And the stink goes on
Walk up and down Main St. and count the number of portable signs you see on city sidewalks detailing today’s specials at various businesses. Did you know that every one of them is illegal?
They’re not the only ones, either. City code appears to make no exceptions for signs advertising soup suppers, houses for sale or rent, or yard sales. There’s no special allowance for signs wishing someone a happy birthday, advocating election of a political candidate, or taking pride in a child who is a member of a sports team. If they appear on a frame anywhere along any public way, they’re illegal.
Ever watch a group of kids tossing a ball across a street or bouncing it against the wall of their house or garage? That’s illegal, too.
Drive through residential areas and count the number of vehicles parked on unpaved spaces of front or side yards. Every one of them is breaking the law.
So, too, is every dog or cat you see that’s not on a leash or inside a fence. When you open the door and let Fluffy out to roam the neighborhood, did you know you were breaking the law?
It isn’t just average citizens who legally fall into the category of public nuisances while doing everyday things. Next time the city council meets, follow council members as they pull up to the city building and watch as one of them driving north on 3rd St. routinely makes a J-turn to park in front of the council chambers. That’s illegal, too.
There’s good reason for most of these laws to be on the books. There also are commonsense reasons not to enforce them as if they were handed down on stone tablets — even though the city might want to take a few of them off the books if it never plans to enforce them.
What never should happen is for laws to be used only against people who somehow tick off the people in charge. That’s the kind of crap that happens in tinhorn dictatorships, not in American democracies.
Now put into the equation an impish gentle giant of a man who owns a feedlot in the northern part of the county and has a penchant for needling elected officials.
He’s not exactly blameless in the current three-ring circus that has developed over the pile of silage he stored at property he bought for other, more plutocratic reasons on the west end of town.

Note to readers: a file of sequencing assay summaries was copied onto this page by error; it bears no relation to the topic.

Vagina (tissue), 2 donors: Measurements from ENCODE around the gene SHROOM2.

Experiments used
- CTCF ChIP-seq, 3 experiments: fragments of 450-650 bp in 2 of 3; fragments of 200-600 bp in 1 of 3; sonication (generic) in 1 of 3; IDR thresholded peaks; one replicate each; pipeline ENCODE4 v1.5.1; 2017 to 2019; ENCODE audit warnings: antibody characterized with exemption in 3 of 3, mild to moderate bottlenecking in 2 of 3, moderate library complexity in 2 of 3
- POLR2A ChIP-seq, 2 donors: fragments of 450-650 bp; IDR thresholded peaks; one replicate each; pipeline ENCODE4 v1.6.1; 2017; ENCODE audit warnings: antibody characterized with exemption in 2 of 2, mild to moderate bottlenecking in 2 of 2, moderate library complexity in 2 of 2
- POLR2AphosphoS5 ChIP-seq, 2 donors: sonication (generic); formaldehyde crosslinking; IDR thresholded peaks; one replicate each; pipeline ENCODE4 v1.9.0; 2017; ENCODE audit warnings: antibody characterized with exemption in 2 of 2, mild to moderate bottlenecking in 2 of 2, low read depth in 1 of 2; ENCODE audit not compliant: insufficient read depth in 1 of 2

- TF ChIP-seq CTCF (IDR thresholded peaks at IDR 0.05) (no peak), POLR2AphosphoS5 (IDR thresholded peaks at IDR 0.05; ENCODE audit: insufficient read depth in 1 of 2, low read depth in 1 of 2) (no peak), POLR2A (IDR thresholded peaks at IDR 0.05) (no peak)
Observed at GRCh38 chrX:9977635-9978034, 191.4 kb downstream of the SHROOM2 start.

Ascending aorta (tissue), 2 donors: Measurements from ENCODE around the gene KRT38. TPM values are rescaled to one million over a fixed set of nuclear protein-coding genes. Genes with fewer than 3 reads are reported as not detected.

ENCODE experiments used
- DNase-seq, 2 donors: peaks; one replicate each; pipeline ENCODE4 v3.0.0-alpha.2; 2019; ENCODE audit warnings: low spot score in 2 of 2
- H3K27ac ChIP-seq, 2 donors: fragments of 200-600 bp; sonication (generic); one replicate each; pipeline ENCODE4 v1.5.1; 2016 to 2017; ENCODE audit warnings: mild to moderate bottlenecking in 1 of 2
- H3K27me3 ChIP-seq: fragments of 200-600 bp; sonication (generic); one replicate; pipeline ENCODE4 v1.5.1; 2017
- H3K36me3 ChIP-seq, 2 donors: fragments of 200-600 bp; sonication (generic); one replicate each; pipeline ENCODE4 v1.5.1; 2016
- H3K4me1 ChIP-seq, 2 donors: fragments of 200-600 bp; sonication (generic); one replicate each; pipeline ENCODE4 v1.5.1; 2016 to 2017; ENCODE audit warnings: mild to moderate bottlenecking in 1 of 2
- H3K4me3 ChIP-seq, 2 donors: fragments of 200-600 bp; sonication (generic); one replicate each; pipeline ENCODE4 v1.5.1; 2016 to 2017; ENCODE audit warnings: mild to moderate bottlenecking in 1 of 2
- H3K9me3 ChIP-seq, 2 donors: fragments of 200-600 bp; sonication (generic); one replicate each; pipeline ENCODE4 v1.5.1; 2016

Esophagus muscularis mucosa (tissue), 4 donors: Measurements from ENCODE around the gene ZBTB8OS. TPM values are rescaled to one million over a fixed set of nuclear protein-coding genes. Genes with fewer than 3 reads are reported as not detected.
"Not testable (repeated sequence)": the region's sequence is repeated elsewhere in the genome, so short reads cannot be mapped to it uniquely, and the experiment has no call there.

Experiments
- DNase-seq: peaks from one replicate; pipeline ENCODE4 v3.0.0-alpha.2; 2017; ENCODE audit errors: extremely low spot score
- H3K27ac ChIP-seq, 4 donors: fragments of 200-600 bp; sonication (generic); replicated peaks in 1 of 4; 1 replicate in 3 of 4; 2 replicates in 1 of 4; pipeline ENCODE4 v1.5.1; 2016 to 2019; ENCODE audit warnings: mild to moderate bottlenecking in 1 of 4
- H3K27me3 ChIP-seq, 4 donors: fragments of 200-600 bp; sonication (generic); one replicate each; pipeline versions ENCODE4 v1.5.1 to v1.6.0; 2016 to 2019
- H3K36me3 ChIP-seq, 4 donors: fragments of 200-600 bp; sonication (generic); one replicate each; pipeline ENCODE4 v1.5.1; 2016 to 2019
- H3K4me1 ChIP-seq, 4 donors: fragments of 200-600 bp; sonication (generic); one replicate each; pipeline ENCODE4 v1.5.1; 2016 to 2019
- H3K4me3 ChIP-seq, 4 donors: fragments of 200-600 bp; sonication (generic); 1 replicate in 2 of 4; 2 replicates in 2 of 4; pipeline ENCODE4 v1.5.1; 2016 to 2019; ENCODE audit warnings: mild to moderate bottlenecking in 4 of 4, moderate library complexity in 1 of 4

He so craves public attention that he probably would set his own beard on fire if we promised to run a picture of it on our front page. But this surprisingly soft-spoken and uncannily crafty man has found a better way to get public attention — by emphasizing how easy it is to get under the skin of Marion’s overly controlling mayor.
It takes two to tussle, and although the official score sheet would show that the mountain of a man has scored precious few victories, the petty vindictiveness of his opponent has clearly been revealed.
One of the mountain man’s latest stunts, offering incentives for customers to move their accounts out of the bank where the overly controlling mayor serves as president, may not have hurt the bank that seriously.
But after the mayor sicced city police on the mountain man in a childish attempt to show who’s boss, even a vain stunt like this scores points in a different ledger — one that reveals the true character of people in charge.
We’d bet our bottom dollar that if the mountain man were to break any of the seldom-enforced laws listed here, he’d be getting not oral warnings, which is the custom for people city police like, but actual tickets, normally reserved for out-of-towners and people the police, and especially their boss, the mayor, don’t like.
Our mountain of a man from the flatlands may seem unique. He’s not. One of the challenges of being an effective public official is in knowing how to take a needling without overreacting. But to date, the mayor has reacted to our mountain man’s minor flare-ups by trying to douse them with gasoline.
It isn’t the pile of silage on the west end of town that will discourage potential economic development in town. It’s the overreaction of city officials to what in essence are stunts worthy of an inventive, rebellious teenager.
We wonder how he’ll react to this editorial.
— ERIC MEYER
Last modified Sept. 27, 2018